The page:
Towards Pedagogical Patterns on Feedback

Towards Pedagogical Patterns on Feedback

Axel W. Schmolitzky (University of Hamburg, Germany) and Till Schümmer (FernUniversität Hagen, Germany)
DOI: 10.4018/978-1-60960-144-7.ch011
OnDemand PDF Download:
No Current Special Offers


Patterns are a practical means for transferring experience from experts to laymen as well as to other experts in a field. Patterns have been very successful in software engineering, but over the last decade they have enriched the practice in other disciplines as well, such as: interaction design, computer mediated interaction, project management, and several more. There have also been initiatives on pedagogical patterns, but these have so far mainly stayed undiscovered by the pedagogical community. With a background in patterns as well as in computer science education, this chapter foresees see a large potential for pedagogical patterns. In this chapter we provide motivations for the applicability of patterns in the realm of pedagogy by discussing three example patterns that focus on the concept of feedback in learning.
Chapter Preview

Towards Pedagogical Patterns On Feedback

Patterns document good practice and capture innovation as it cools down from the instable quickly changing state to the stable state widely accepted norms and organizational procedures. A pattern describes a recurring solution to a common problem that is chosen over and over again without implementing it exactly the same way twice (Alexander, 1979). It helps the practitioner to understand the problem at hand as well as creating an appropriate solution for the problem based on the experiences of other practitioners. Using links, patterns are connected into a web of patterns forming a pattern language. A pattern language has the goal of empowering lay people to act like experts (Alexander, 1979). In the last decades, there have been numerous pattern activities in different application domains.

The most successful application can be found in the field of software engineering (Buschmann et al., 1996; Gabriel, 1996; Gamma et al, 1995). Other more specific areas of computer science followed, including the application of patterns for user interface design (Tidwell, 2005), or patterns for creating Web 2.0 sites (Yahoo, 2008). In the socio-technical domain, they have, e.g., been used for the following purposes:

  • Describing interaction, e.g., in the context of ethnographic fieldwork where patterns were used to describe typical scenarios observed by the field worker (Martin et al, 2001).

  • Designing socio-technical systems, e.g., for knowledge management (Herrmann et al, 2003) or community-based learning (Carroll & Farooq, 2005). The most recent and largest collection of socio-technical patterns is the pattern language for computer-mediated interaction (Schümmer & Lukosch, 2007). It includes 71 patterns addressing, among others, issues of community design, small group interaction, and the design of infrastructures for collaborative systems.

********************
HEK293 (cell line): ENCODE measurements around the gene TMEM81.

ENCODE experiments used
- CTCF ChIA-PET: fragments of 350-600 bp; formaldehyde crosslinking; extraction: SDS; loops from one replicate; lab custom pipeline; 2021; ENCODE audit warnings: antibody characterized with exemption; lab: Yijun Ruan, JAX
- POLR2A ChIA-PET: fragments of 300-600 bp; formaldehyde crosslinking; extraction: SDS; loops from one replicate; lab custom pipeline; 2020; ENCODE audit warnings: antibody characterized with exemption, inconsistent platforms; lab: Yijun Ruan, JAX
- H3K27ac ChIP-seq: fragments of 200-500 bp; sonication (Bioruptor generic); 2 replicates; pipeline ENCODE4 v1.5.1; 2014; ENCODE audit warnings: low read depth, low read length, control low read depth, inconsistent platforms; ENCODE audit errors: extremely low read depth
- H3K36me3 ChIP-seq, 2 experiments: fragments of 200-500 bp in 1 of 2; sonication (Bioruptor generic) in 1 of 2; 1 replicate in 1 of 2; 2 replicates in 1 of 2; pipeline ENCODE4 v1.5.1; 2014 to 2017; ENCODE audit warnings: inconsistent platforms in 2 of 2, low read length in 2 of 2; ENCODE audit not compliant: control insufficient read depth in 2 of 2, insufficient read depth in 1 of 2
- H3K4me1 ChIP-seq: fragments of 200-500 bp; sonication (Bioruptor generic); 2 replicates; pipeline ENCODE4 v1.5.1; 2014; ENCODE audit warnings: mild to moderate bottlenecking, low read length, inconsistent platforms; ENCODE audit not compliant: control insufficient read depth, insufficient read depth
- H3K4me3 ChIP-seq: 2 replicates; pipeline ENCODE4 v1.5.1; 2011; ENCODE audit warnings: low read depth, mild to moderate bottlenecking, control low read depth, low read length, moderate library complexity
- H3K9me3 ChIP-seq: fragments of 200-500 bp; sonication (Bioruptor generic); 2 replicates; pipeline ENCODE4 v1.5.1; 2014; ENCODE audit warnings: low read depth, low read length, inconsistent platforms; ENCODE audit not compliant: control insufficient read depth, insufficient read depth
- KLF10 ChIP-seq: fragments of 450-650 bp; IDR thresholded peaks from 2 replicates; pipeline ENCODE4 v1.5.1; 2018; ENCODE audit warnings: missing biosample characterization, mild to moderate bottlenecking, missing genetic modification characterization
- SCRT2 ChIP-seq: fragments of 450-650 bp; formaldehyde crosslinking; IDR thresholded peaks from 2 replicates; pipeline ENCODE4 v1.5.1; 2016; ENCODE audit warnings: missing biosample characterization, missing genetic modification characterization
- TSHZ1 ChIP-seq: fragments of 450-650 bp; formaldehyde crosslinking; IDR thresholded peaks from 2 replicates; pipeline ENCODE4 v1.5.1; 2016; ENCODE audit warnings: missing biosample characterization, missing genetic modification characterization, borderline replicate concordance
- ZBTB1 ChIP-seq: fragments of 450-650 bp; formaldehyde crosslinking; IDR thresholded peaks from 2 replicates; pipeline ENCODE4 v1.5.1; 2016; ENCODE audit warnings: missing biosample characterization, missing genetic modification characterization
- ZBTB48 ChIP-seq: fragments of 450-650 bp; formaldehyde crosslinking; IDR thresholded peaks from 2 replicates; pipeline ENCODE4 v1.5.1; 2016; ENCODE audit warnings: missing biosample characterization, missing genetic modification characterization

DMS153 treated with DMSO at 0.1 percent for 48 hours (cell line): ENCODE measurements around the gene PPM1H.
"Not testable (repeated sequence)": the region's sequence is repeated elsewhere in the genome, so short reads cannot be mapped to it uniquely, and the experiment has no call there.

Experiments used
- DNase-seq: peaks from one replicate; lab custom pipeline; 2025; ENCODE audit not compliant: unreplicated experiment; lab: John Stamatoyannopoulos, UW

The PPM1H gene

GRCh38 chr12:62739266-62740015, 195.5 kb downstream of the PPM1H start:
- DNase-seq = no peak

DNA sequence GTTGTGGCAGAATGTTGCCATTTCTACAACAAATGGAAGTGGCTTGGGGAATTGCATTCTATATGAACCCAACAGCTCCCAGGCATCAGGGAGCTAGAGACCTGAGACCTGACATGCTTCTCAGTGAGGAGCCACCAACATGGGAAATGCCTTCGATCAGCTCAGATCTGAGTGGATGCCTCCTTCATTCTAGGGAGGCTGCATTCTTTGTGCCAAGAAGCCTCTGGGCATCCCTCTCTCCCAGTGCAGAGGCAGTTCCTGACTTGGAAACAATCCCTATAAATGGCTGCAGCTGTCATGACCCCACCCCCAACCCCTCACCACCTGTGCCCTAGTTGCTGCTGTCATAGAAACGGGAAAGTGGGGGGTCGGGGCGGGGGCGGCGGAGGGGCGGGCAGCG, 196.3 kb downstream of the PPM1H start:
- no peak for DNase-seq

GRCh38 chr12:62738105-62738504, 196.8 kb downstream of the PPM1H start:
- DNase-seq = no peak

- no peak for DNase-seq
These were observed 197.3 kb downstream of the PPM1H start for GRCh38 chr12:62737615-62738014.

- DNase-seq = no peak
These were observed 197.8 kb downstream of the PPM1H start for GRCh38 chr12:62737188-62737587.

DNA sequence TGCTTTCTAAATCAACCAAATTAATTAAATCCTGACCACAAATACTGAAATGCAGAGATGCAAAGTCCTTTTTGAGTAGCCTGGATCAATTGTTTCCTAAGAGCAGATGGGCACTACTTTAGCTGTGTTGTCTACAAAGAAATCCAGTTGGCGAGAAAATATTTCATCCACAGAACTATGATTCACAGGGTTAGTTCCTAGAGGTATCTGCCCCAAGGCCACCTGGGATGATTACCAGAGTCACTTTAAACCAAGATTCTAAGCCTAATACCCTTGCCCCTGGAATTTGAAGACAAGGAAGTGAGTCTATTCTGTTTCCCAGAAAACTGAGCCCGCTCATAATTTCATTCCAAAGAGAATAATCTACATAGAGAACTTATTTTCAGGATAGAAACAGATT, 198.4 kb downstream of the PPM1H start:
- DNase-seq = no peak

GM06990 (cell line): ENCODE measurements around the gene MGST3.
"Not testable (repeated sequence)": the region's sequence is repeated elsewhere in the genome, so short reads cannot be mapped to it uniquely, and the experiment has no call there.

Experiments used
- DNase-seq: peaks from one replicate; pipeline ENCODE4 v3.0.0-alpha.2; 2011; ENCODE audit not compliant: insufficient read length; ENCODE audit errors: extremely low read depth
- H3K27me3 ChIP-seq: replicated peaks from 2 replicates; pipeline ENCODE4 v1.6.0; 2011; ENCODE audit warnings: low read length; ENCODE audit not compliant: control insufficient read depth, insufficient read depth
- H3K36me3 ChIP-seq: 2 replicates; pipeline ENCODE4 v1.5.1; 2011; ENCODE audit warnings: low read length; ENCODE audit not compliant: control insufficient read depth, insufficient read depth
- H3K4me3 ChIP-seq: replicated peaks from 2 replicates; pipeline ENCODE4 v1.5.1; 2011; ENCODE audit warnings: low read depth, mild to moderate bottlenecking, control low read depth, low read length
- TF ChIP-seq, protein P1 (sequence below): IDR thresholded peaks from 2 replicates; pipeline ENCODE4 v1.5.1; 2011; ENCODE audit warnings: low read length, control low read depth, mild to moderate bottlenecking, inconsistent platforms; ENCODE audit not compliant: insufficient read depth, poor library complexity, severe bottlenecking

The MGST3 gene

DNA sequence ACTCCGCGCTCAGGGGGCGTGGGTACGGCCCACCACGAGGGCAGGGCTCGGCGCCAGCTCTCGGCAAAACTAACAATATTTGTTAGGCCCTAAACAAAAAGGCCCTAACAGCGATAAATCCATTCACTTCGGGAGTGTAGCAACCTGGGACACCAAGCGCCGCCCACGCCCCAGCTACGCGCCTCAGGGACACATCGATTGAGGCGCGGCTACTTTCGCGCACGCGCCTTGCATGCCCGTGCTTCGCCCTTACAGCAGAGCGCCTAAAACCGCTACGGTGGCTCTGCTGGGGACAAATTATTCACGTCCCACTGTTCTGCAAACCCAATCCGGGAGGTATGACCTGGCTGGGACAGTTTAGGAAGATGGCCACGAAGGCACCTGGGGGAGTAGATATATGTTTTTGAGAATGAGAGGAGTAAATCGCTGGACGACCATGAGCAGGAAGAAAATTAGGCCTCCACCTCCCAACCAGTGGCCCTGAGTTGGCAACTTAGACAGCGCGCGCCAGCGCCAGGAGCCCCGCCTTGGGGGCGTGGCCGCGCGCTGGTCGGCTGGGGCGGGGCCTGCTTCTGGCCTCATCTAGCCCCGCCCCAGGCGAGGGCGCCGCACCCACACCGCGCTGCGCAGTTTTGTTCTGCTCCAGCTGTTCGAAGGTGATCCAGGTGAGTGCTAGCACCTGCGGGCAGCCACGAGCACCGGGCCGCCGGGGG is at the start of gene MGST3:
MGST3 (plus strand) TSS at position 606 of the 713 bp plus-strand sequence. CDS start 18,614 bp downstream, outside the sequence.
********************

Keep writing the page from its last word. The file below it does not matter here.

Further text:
However, other projects in management (Manns and Rising, 2005) or civil society (Schuler, 2008) showed that the concept of patterns is not limited to technical domains. While they were initially focused on the construction or engineering of artifacts, they can also be used for designing social interaction.

Patterns are often considered as static imperatives that do not adapt to new usage experiences. This is especially true for patterns that have undergone an intensive peer reviewing process: once these patterns are published, there is in most cases no further discussion and improvement of the patterns. However, we assume that any pattern can only be a small step towards the detection of a real invariant, especially if the pattern captures interaction between living organisms and organizations. Revisiting the description of Alexander’s pattern language confirms this view:

We hope, of course, that many of the people who read, and use this language, will try to improve these patterns – will put their energy to work, in this task of finding more true, more profound invariants – and we hope that gradually these more true patterns, which are slowly discovered, as time goes on, will enter a common language, which all of us can share.” (Alexander et al, 1977, p. xv)

In this sense, patterns should be considered as living documents and every practitioner should be invited to adapt, extend or generally improve any given set of patterns.


Pedagogical Patterns

One central goal of the pedagogical patterns workshop held 2009 in Tübingen, Germany, was to bridge the gap between pedagogy and the pattern communities. Several researchers from the pattern community (who think that patterns and educational practices should be a good match) tried to motivate the pattern approach and demonstrate its usefulness for teaching contexts.

Complete Chapter List

Search this Book: